Guinevere Report 13 Nov 2005 10:59



JoyDean Report 13 Nov 2005 11:06

They shall grow not old As we that are left grow old. Age shall not weary them Nor the years condemn. At the going down of the sun And in the morning We will remember them. We will remember them.


NightingalesLostnFound Report 13 Nov 2005 12:38

My Gt Granddad James Henry Nightingale King's Royal Rifle Corps. Served in the South African Campaign. Re-enlisted in 1914, killed in action 25/09/1915 Loos Memorial France Charles Nightingale (son of JHN) Essex Regiment 2nd Bn 5/10/1914 buried Levallois-Perret France George Frederick Nightingale (Brother of JHN) Royal Fusiliers 36th Trench Mortar Bty missing in action 3/5/1917 Arras Memorial France Bertie Ernest Nightingale (Uncle of JHN) Army service Corps 62 Remounts. died of injuries 15/7/1918 Walthamstow England Frederick john Nightingale (Brother of JHN) Sth Wales Borders 2nd Bn missing in action 13/8/1915 Helles Memorial France Time may heal the heart, but the memory lives on in our children today thanks to genealogy. I’m pleased to say that both of my children have been doing school projects (Junior & College) on the two World Wars, it gives them a better understanding when all the children bring together their family memories to show how vast an impact this was…. Alan

Deb Vancouver (18665)

Deb Vancouver (18665) Report 5 Nov 2006 01:33

A year since this was last on the boards. The same message though. Deb

Deb Vancouver (18665)

Deb Vancouver (18665) Report 5 Nov 2006 08:21

bumping for the morning crew


Bubbles Report 5 Nov 2006 08:42

God Bless to all my family that served in the war's. But i would like to say I will be thinking of those that are out there serving active duties this year. This year my lot are haome but have had the last severl years with brother and brother-in -law out in iraq and afgan. So my love to anyone who has anyone there this year and mostly christmas. Thinking of ya all Bubbles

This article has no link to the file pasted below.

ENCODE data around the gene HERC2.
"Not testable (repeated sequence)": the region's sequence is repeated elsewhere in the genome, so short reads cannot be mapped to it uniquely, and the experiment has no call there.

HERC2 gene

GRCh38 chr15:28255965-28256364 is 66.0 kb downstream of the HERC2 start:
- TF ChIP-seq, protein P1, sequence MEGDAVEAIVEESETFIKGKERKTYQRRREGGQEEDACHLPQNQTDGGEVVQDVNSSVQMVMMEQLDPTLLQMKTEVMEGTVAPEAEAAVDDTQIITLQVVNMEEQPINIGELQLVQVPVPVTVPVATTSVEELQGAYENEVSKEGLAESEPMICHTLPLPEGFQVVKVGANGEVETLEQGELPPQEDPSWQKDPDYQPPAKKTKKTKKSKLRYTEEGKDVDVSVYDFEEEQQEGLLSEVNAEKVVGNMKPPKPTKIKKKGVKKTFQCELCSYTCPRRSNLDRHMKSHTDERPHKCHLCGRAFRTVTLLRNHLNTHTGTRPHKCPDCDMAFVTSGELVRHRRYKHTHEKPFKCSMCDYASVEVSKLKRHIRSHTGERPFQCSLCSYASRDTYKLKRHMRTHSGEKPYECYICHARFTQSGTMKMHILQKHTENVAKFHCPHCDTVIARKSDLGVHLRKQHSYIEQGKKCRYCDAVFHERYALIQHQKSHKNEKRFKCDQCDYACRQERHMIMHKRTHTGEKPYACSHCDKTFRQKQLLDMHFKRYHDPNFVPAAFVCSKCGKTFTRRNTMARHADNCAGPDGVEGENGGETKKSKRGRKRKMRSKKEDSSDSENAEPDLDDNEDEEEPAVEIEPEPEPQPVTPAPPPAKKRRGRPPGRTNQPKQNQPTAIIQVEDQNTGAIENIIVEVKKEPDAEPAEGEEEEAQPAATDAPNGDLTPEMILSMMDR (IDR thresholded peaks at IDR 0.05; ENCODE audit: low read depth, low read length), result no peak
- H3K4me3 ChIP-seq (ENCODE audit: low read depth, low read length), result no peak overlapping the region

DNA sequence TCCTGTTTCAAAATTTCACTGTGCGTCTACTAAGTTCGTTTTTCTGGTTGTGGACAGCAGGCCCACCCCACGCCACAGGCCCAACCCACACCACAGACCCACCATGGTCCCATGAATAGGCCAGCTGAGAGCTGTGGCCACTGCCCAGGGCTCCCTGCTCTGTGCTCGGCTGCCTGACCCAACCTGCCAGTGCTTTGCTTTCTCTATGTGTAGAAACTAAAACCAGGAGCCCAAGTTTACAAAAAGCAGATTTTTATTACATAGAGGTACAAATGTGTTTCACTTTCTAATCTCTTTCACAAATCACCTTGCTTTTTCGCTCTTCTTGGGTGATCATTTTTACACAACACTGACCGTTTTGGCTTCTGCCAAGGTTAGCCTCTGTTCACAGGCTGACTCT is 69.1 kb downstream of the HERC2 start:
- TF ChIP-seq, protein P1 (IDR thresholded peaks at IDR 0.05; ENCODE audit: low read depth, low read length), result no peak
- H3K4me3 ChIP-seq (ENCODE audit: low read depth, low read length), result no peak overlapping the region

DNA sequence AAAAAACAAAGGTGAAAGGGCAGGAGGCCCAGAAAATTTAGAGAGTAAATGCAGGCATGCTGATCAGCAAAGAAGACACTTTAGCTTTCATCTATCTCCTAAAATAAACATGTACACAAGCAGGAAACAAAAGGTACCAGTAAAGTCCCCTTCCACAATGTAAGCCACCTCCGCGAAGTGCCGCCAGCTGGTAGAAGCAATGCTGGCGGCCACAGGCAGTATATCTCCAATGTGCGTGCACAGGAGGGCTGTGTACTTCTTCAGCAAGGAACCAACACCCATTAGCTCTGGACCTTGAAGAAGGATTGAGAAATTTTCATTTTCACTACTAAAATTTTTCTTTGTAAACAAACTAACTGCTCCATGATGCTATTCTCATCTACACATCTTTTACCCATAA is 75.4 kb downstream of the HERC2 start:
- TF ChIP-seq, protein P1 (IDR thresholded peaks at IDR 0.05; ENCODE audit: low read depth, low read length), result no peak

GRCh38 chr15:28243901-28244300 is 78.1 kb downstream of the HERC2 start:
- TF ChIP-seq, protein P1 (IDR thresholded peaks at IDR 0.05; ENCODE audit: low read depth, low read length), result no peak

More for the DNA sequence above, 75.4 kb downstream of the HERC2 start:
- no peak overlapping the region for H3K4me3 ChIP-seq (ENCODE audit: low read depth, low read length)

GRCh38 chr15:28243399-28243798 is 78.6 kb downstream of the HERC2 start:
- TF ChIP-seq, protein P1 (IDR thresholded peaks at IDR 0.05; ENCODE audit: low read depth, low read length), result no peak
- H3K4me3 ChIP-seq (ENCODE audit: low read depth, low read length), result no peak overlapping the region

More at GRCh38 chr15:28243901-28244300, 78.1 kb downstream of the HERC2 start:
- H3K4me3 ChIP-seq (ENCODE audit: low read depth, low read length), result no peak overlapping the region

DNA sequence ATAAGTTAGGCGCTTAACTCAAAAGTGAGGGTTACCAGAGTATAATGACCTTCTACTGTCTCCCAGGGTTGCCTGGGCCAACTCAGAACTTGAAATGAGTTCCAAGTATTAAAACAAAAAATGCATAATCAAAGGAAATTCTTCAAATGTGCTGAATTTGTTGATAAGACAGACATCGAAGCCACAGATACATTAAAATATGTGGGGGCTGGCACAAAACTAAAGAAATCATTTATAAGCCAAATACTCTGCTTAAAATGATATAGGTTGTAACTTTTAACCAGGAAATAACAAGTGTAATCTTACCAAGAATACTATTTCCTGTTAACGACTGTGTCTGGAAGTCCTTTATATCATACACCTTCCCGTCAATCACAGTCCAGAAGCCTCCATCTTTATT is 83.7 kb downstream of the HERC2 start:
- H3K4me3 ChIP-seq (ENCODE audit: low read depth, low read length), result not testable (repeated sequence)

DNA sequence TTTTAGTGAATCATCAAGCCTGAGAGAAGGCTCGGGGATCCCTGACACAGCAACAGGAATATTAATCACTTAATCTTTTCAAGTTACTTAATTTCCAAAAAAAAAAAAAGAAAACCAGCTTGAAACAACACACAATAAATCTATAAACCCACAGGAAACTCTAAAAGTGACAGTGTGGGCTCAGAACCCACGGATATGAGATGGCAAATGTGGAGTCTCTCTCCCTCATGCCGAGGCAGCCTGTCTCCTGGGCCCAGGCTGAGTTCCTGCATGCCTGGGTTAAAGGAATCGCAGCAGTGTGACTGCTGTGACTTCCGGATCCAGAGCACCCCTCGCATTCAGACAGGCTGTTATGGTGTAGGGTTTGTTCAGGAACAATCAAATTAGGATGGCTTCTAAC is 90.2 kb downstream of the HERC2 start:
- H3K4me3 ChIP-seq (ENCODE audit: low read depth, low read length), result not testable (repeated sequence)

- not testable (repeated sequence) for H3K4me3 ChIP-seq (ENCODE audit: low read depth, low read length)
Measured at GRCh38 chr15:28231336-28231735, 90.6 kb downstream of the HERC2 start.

Howie Report 5 Nov 2006 09:03

Thanks Debs this year has gone so quick For all those who gave thier lives and the ones who suffered for so long after we are thinking about them God Bless Them love Howiexxx

Deb Vancouver (18665)

Deb Vancouver (18665) Report 9 Nov 2006 02:57

'Please wear a poppy', the lady said And held one forth, but I shook my head. Then I stopped and watched as she offered them there, And her face was old and lined with care; But beneath the scars the years had made There remained a smile that refused to fade. A boy came whistling down the street, Bouncing along on care-free feet. His smile was full of joy and fun, 'Lady,' said he, 'may I have one?' When she'd pinned it on he turned to say 'Why do we wear a poppy today?' The lady smiled in her wistful way and answered, 'This is Remembrance Day, And the poppy there is the symbol for The gallant men who died in war. And because they did, you and I are free - That's why we wear a poppy, you see.' 'I had a boy about your size, with golden hair and big blue eyes, He loved to play and jump and shout, free as a bird he would race about, as the years went by he learned and grew and became a man - as you will too. He was fine and strong, with a boyish smile but he'd seemed with us such a little while when the war broke out and he went away. I still remember his face that day when he smiled at me and said 'Goodbye, I'll be back soon, Mom, so please don't cry'. But the war went on and he had to stay, and all I could do was wait and pray. His letters told of the awful fight, (I can see it still in my dreams at night) with the tanks and guns and cruel barbed wire, and the mines and bullets, and bombs and fire. 'Till at last, at last, the war was won - and that's why we wear a poppy, son'. The small boy turned as if to go, then said, 'Thanks lady, I'm glad to know, that sure did sound like an awful fight, but your son - did he come back all right? A tear rolled down each faded cheek; she shook her head, but didn't speak. I slunk away in a sort of shame, and if you were me you'd feel the same; for our thanks, in giving, is oft delayed, though our freedom was bought - and thousands paid: and so when we see a poppy worn, let us reflect on the burden borne by those who gave their very all when asked to answer their country's call that we at home in peace might live. Then wear a poppy! Remember - and give!